festivals in korea

The Miracle Morning at the Jindo Sea Parting Festival

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Late last Friday night a mish-mashed group of new and old friends and I boarded a tour bus and took the red-eye nearly 6 hours South of Seoul to spend a weekend in Jindo: the site of “The Miracle Sea Parting” and the accompanying festival.  The real miracle was that someone was able to wake me up for our 4 AM briefing and departure from the bus.  Once I was up and at ’em, however, I was happy as a clam.  We’ll get to those later!

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Jinhae Cherry Blossom Festival

April 4th and 5th, 2015 marked the peak weekend for cherry blossoms here in South Korea, which meant it was time to travel with Enjoy Korea to the small seaport town of Jinhae for the annual Cherry Blossom Festival! The roughly $30 registration fee provided us with timely and convenient transportation that dropped us off, and picked us up, right in the middle of the action. And the tour schedule allowed for everyone to just do their own thing for the whole afternoon once we arrived! I’ve booked tours with Enjoy Korea twice now, and will do so again for the Mud Festival in July. I highly recommend them!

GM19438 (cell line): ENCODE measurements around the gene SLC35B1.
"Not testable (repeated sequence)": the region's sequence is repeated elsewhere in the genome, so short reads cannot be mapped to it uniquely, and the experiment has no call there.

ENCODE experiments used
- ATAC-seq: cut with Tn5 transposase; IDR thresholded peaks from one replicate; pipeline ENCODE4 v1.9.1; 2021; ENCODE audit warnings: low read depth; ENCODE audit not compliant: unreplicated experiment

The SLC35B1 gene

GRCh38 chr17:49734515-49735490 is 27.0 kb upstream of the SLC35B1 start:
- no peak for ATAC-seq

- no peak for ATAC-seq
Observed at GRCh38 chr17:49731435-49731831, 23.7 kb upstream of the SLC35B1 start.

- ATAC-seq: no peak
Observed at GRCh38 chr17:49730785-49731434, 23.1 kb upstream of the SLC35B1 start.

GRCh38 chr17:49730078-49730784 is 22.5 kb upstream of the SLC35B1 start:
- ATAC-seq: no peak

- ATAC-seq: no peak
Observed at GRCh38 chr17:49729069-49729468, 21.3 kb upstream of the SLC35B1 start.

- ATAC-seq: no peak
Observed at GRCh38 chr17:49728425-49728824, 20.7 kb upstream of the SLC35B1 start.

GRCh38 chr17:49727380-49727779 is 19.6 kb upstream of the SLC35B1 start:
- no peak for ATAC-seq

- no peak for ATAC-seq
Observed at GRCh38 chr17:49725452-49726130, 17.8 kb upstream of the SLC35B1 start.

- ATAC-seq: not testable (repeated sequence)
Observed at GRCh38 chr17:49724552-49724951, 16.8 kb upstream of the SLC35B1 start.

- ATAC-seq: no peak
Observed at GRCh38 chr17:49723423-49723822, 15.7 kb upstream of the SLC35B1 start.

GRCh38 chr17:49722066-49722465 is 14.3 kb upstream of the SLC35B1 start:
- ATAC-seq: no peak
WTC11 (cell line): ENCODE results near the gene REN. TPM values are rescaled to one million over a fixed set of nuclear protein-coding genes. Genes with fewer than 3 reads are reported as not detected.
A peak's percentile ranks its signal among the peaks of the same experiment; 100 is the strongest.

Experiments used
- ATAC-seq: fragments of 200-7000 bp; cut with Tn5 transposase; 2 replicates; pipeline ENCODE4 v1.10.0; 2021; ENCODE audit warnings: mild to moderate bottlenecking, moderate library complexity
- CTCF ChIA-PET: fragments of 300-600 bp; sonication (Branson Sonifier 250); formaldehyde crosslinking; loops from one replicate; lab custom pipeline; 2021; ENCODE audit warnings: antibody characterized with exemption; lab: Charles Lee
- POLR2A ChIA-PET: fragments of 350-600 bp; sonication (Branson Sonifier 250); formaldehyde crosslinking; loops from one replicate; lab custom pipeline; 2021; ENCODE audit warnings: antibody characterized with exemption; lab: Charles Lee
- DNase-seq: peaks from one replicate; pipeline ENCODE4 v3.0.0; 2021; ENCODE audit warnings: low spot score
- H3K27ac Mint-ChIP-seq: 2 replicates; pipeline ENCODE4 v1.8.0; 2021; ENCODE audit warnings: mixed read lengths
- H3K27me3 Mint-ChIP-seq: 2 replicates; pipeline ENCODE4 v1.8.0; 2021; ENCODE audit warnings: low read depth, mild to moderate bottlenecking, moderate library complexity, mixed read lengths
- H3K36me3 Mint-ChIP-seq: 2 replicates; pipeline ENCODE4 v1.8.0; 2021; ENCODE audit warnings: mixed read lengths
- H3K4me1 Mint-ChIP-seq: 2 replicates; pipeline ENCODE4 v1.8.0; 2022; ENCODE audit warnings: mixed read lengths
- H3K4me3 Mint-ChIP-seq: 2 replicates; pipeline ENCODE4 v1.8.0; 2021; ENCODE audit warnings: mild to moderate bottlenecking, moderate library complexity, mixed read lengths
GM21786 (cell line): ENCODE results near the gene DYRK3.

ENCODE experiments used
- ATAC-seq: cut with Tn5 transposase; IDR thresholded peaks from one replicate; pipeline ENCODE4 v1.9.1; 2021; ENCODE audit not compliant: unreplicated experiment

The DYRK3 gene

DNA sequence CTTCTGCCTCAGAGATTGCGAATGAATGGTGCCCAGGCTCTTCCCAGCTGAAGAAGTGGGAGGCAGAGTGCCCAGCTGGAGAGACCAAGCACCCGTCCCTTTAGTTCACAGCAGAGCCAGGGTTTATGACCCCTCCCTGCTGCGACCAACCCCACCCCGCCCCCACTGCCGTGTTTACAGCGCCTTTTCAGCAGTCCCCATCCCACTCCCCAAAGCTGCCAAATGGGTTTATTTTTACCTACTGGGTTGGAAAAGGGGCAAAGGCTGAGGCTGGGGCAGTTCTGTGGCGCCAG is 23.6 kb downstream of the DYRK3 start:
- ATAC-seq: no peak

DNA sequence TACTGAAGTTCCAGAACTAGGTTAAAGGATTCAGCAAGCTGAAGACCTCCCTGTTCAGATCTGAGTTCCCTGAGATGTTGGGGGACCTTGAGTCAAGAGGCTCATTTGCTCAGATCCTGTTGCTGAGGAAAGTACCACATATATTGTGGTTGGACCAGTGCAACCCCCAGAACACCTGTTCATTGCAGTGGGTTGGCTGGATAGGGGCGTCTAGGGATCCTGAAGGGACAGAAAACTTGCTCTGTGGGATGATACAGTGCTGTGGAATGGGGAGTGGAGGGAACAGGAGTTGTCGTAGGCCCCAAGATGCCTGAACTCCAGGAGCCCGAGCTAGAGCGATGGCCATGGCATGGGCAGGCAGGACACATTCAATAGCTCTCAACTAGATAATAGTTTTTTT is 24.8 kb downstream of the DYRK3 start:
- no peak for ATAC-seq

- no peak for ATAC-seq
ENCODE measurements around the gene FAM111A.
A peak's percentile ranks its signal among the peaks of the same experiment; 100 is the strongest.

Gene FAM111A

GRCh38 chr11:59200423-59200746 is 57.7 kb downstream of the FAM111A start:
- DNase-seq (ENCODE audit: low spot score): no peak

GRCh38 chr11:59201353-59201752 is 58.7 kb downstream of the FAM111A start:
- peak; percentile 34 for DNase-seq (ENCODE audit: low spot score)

2014 Jinju Lantern Festival

Located in the south central part of Korea, Jinju is a small city of just 300,000 people. But for ten days a year, nighttime traffic is bumper-to-bumper and walking the streets means shuffling, wading and weaving through crowds of people. Why? The Jinju Namgang Yudeong (Lantern) Festival.


Best Festival So Far!

 


7 Things About Korea: Festivals

More-so than anything else, Korea is a country obsessed with festivals. You'll find them for most anything - ranging from religious inspired festivals such as Seoul's Lantern Festival (for Buddha's Birthday) to debaucherous borderline orgies such as Boryeong's (in)famous Mud Festival.

 

While it's true that a lot of the Korean social experience seems to revolve around consuming vast quantities of alcohol and making out with your peers, there's also a lot of opportunities to get out and interact with people without the influence of alcohol. A year round calendar of festivals means that, if you're game, you'll rarely have a weekend where you won't have the option to get out of town and soak up a little bit of the local culture.

 


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